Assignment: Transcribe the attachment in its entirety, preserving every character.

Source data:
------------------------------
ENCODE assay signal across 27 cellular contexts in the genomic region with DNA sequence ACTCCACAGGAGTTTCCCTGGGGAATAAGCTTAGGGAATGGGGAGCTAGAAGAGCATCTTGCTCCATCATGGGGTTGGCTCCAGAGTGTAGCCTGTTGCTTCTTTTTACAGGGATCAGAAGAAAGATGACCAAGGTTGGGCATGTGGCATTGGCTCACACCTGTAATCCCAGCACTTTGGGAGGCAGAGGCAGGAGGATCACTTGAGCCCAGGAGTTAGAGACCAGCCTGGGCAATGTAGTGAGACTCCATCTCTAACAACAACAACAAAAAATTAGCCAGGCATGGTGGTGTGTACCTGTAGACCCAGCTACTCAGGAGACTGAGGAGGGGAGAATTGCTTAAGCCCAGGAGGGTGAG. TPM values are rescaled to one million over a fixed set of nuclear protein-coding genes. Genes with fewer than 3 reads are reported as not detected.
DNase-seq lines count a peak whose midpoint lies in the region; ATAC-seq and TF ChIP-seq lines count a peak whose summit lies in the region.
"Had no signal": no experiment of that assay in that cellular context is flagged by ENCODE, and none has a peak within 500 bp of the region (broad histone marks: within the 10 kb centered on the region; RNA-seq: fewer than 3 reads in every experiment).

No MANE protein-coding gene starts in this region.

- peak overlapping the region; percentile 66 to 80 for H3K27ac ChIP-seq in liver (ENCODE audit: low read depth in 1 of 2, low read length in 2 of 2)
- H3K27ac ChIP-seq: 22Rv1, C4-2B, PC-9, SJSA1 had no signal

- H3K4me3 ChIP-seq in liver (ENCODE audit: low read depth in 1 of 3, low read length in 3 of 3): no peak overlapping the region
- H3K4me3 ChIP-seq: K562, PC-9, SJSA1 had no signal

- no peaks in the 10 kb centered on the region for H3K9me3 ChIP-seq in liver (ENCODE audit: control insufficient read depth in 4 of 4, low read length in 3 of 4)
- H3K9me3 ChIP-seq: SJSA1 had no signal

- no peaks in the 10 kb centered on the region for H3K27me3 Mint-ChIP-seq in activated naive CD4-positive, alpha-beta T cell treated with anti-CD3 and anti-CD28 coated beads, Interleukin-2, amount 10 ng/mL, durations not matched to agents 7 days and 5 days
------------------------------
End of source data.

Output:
ENCODE assay signal across 27 cellular contexts in the genomic region with DNA sequence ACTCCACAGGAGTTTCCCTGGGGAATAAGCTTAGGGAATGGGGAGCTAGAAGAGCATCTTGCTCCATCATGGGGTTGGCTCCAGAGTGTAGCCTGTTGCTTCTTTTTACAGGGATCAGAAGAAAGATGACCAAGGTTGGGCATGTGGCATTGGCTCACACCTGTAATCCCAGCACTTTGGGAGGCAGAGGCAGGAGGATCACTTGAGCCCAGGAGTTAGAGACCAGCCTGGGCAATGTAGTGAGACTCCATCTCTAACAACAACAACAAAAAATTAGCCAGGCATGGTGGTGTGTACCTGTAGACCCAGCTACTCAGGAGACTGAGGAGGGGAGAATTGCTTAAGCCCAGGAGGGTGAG. TPM values are rescaled to one million over a fixed set of nuclear protein-coding genes. Genes with fewer than 3 reads are reported as not detected.
DNase-seq lines count a peak whose midpoint lies in the region; ATAC-seq and TF ChIP-seq lines count a peak whose summit lies in the region.
"Had no signal": no experiment of that assay in that cellular context is flagged by ENCODE, and none has a peak within 500 bp of the region (broad histone marks: within the 10 kb centered on the region; RNA-seq: fewer than 3 reads in every experiment).

No MANE protein-coding gene starts in this region.

- peak overlapping the region; percentile 66 to 80 for H3K27ac ChIP-seq in liver (ENCODE audit: low read depth in 1 of 2, low read length in 2 of 2)
- H3K27ac ChIP-seq: 22Rv1, C4-2B, PC-9, SJSA1 had no signal

- H3K4me3 ChIP-seq in liver (ENCODE audit: low read depth in 1 of 3, low read length in 3 of 3): no peak overlapping the region
- H3K4me3 ChIP-seq: K562, PC-9, SJSA1 had no signal

- no peaks in the 10 kb centered on the region for H3K9me3 ChIP-seq in liver (ENCODE audit: control insufficient read depth in 4 of 4, low read length in 3 of 4)
- H3K9me3 ChIP-seq: SJSA1 had no signal

- no peaks in the 10 kb centered on the region for H3K27me3 Mint-ChIP-seq in activated naive CD4-positive, alpha-beta T cell treated with anti-CD3 and anti-CD28 coated beads, Interleukin-2, amount 10 ng/mL, durations not matched to agents 7 days and 5 days